On this page you can find an assortment of technical information and tips I've gathered. From basic information such as engine codes.
Please take note I bear no responsibility to the accuracy of the information presented here. All information used is at your own risk.
Daihatsu engine coding:
HD-EG - 1.6 litre 4-cylinder, SOHC, 16-valve EFI
HD-EP - 1.6 litre 4-cylinder, SOHC, 16-valve EFI
HD-E - 1.6 litre 4-cylinder, SOHC, 16-valve EFI
HE-EG - 1.5 litre 4-cylinder, SOHC, 16-valve EFI
HC-E - 1.3 litre 4-cylinder, SOHC, 16-valve EFI
HC-EJ - 1.3 litre 4-cylinder, SOHC, 16-valve EFI
K3-VET - 1.3 litre 4-cylinder, DOHC, 16-valve EFI turbo
K3-VE2 - 1.3 litre 4-cylinder, DOHC, 16-valve EFI
JB-DET - 660cc 4-cylinder, DOHC, 16-valve EFI turbo
CB23 - 1.0 litre, 3-cylinder, SOHC, 12-valve carburetor
CB60 – 1.0 litre, 3-cylinder, SOHC, 6 valve carburetted turbo
CB70/80 - 1.0 litre, 3-cylinder, DOHC, 12 valve EFI turbo
EJ-VE – 1.0 litre DOHC, 12 valve EFI
EF-JL – 660cc 3-cylinder, SOHC, 12-valve EFI turbo
EB – 550cc, 3-cylinder, SOHC, 6-valve carburetted turbo
Four Cylinder Engines
Daihatsu has released three different capacity four cylinders - the HC-E 1.3, HE-E 1.5 and HD-EG 1.6 litre. The 1.3 and 1.5 are credited with 66kW and around 85kW respectively. However the largest engine - the 1.6 HD-EG - produces a peak power of 93kW at 6300 rpm with quite strong torque. While these engines aren't commonly modified for extra power, they are very reliable and perform respectably.
Three Cylinder Engines
With twin cams, 12 valves, EFI, air-to-air intercooler and a (large-ish) turbo, the CB70/80 is good for 78kW at 6500 rpm in standard form! Further to this, simple boost, intake and exhaust mods can easily give another 35% power. This potent hi-tech engine was based on the early '80s CB60 SOHC carby turbo engine, which made a then-impressive 50kW.
Smaller still, the 660cc EF-JL engine uses a single cam, 12 valves, EFI and an intercooled turbo to produce 45kW at 7500 rpm. Recently, this engine was also updated with the availability of a twin cam head, but due to power restrictions in Japan peak power remains similar. The first of these extra-small turbo threes was the EB engine, which like the CB60 used a single cam and carby induction. Its power output is thought to be around 40kW.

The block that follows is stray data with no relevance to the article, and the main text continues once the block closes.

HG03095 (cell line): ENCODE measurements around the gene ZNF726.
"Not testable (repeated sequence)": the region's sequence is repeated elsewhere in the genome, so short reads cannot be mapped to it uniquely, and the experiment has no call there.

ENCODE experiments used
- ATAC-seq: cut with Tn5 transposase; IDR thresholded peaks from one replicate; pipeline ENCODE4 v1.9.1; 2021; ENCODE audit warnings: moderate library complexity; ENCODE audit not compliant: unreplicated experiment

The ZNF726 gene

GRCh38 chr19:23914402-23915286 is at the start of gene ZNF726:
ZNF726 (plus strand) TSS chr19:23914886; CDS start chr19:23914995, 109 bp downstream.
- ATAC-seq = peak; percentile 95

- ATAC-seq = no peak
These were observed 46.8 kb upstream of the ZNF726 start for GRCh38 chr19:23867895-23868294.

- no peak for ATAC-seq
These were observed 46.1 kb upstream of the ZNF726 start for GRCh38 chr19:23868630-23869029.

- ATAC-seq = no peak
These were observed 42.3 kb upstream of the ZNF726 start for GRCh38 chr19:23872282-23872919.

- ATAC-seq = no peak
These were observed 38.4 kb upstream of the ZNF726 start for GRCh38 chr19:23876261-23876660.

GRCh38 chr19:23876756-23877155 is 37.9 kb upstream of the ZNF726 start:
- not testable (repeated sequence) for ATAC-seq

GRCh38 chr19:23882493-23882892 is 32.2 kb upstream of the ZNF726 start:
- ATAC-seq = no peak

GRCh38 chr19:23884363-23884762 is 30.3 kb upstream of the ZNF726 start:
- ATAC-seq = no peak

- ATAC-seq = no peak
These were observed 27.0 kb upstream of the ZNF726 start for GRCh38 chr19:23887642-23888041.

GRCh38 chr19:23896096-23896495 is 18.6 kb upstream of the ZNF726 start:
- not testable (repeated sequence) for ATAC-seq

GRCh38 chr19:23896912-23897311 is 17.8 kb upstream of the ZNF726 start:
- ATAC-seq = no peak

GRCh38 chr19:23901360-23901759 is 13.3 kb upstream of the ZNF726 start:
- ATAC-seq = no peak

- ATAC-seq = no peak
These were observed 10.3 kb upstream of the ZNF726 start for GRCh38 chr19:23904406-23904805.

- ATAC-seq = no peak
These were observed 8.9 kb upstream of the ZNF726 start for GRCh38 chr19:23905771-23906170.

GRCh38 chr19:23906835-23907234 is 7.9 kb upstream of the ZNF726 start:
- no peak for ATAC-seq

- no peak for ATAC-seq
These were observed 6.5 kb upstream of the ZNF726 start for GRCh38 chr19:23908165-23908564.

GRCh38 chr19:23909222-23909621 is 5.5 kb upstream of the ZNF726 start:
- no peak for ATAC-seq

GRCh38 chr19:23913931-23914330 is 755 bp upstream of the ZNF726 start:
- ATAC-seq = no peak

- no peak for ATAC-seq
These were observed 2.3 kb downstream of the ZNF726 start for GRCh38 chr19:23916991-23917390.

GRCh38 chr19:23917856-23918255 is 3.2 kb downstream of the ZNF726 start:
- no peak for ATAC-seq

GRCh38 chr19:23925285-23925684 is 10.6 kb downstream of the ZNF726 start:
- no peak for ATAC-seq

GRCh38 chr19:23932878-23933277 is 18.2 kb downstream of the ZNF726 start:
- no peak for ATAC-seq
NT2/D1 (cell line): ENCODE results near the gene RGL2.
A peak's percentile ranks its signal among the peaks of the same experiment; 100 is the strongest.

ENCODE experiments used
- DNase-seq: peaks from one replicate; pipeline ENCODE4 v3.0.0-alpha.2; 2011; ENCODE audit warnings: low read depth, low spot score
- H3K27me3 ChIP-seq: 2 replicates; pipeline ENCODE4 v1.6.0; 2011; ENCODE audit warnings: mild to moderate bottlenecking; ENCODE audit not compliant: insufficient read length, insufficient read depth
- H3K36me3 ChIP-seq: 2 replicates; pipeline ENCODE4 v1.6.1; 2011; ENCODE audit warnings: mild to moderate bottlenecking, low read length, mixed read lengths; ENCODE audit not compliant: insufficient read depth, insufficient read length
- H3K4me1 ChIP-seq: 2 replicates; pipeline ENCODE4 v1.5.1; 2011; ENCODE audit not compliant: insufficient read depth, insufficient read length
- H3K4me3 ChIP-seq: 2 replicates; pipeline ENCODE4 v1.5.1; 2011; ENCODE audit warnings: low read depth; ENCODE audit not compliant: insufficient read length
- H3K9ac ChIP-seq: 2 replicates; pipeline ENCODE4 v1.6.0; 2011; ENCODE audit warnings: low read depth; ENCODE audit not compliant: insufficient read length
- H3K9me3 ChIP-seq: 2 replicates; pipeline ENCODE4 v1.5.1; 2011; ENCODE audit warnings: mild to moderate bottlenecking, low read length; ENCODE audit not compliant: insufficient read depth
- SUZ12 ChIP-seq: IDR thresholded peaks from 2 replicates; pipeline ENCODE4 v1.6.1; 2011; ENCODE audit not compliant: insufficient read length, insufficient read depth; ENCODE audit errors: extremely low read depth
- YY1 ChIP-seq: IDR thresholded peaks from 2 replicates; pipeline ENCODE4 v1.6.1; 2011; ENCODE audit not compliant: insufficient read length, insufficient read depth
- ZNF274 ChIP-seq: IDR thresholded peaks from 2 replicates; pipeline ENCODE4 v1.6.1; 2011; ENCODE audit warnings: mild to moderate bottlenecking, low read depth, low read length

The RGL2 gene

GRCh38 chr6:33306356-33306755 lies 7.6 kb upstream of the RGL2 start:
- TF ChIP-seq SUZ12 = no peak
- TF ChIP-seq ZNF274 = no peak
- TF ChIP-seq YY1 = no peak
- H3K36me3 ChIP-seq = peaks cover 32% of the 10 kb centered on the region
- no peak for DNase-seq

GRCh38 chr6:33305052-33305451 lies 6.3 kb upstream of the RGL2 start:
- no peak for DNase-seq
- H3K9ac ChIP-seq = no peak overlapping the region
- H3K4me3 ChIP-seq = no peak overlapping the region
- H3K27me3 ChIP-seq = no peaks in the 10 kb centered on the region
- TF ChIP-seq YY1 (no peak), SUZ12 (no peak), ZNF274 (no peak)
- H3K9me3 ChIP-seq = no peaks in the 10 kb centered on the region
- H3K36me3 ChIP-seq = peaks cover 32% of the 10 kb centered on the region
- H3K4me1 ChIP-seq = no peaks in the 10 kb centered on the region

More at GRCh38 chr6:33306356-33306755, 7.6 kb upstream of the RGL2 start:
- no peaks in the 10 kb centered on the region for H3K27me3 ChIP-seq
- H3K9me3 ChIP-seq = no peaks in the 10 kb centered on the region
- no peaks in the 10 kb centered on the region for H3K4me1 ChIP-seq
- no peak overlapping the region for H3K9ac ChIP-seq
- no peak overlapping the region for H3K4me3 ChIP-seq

Daihatsu doesn't offer an awful lot in the performance market, but rest assured these are tough little engines that - with a few mods - can make your commuter car cause a few surprises! In the Kei class segment, Daihatsu has their EF-DET 660cc, DOHC, 12-valve, intercooled turbo engine, which is good for the class maximum of 47kW at 6400 rpm. Peak torque is listed at a healthy 107Nm at 3600, but bump up boost pressure and you're guaranteed large percentage gains. This is the ideal power-up for your Cuore/Mira/Handi.
Another hot Daihatsu Kei classer is the JB-DET as found in the Japanese Move. This little cracker makes the same 47kW and 107Nm (though at 6000 and 3200 rpm respectively). Slip this engine in and make your locally delivered Move really live up to its name!
Another three-pot engine that touches 47kW is the 1.0-litre EJ-VE. With its high compression ratio, this little atmo cracker makes its maximum power at 6000 rpm, but offers slightly less torque than the 660cc turbo guns - just 94Nm at 3600 rpm. The EJ-VE comes fitted to the Japanese market Storia, which is essentially re-badged as Sirion for Australia. This engine will give an extra 7kW over the local Sirion's 40kW. For the ultimate performance in your Sirion, however, you're talking about the variable valve timed 1.3-litre four-cylinder K3-VE2, which spits out 81kW at 7000 revs along with 126Nm of torque. We imagine the local Sirion GTvi's 1.3-litre engine is a slightly detuned version of this, making 75kW.
The aforesaid K3 series engines culminate in the K3-VET, which - thanks to a turbo and intercooler - generates 103kW at 6400 rpm and 177Nm at 3200 rpm. This engine is fitted to Japanese front-wheel-drive YRV and the Terios 4WD off-roader and there's no reason it won't fit our local shells. Oh, and - with a bit of creativity - we imagine this 103kW ball-tearer will also fit in the snout of the Sirion - f-u-n!
Going larger in capacity again is the HE-EG 1.5-litre atmo four that's good for up to 85kW and 127Nm at 6400 and 3600 rpm respectively. The HE-EG is fitted to the Japanese market Pyzar, giving a 19kW gain over local models. It'll also power-up your late 90s Charade by the same amount. For even more power for your Pyzar or late Charade look out for the HD-ED 1.6-litre engine, which is rated at 85kW at 6300 and 140Nm.